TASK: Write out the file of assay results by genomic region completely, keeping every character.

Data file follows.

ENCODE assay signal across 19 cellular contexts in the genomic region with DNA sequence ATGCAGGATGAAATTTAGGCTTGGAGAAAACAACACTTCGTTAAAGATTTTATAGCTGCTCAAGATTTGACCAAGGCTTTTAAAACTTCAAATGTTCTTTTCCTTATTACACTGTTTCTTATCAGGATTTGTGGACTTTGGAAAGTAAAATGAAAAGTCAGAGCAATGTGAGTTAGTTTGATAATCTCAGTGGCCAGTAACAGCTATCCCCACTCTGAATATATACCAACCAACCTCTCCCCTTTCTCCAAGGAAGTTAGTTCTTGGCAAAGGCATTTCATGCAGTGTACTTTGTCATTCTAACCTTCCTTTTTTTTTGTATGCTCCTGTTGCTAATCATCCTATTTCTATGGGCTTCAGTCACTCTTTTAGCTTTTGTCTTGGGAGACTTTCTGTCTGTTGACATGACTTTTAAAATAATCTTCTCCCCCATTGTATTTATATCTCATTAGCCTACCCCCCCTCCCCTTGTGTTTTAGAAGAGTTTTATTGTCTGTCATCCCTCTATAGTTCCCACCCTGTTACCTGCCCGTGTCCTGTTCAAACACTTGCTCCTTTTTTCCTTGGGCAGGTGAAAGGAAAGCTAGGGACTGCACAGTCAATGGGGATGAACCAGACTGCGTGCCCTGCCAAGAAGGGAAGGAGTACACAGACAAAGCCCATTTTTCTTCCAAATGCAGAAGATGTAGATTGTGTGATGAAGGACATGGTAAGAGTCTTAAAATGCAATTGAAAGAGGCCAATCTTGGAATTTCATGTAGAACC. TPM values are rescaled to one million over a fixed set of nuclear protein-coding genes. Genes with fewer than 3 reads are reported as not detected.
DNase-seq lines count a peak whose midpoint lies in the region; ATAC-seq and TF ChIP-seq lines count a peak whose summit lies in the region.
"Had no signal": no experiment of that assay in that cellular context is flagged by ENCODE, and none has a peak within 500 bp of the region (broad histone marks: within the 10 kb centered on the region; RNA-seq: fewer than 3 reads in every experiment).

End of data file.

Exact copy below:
ENCODE assay signal across 19 cellular contexts in the genomic region with DNA sequence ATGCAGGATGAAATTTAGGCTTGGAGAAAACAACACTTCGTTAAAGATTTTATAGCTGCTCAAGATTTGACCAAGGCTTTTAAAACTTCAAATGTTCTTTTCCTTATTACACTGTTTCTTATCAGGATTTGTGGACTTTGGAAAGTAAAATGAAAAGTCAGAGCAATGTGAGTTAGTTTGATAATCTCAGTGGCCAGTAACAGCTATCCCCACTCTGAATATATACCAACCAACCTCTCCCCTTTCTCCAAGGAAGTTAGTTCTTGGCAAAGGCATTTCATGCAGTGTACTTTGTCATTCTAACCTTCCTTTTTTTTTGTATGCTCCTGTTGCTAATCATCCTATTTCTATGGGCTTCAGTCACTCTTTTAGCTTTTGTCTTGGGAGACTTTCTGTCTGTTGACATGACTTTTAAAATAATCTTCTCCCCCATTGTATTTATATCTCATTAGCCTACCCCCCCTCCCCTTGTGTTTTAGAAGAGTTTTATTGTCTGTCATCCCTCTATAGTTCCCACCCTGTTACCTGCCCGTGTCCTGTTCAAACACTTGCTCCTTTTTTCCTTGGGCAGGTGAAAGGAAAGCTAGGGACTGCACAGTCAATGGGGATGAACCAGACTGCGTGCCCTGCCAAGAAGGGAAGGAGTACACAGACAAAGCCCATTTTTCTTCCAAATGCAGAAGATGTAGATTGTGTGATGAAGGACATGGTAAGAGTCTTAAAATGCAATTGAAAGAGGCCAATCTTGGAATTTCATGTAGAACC. TPM values are rescaled to one million over a fixed set of nuclear protein-coding genes. Genes with fewer than 3 reads are reported as not detected.
DNase-seq lines count a peak whose midpoint lies in the region; ATAC-seq and TF ChIP-seq lines count a peak whose summit lies in the region.
"Had no signal": no experiment of that assay in that cellular context is flagged by ENCODE, and none has a peak within 500 bp of the region (broad histone marks: within the 10 kb centered on the region; RNA-seq: fewer than 3 reads in every experiment).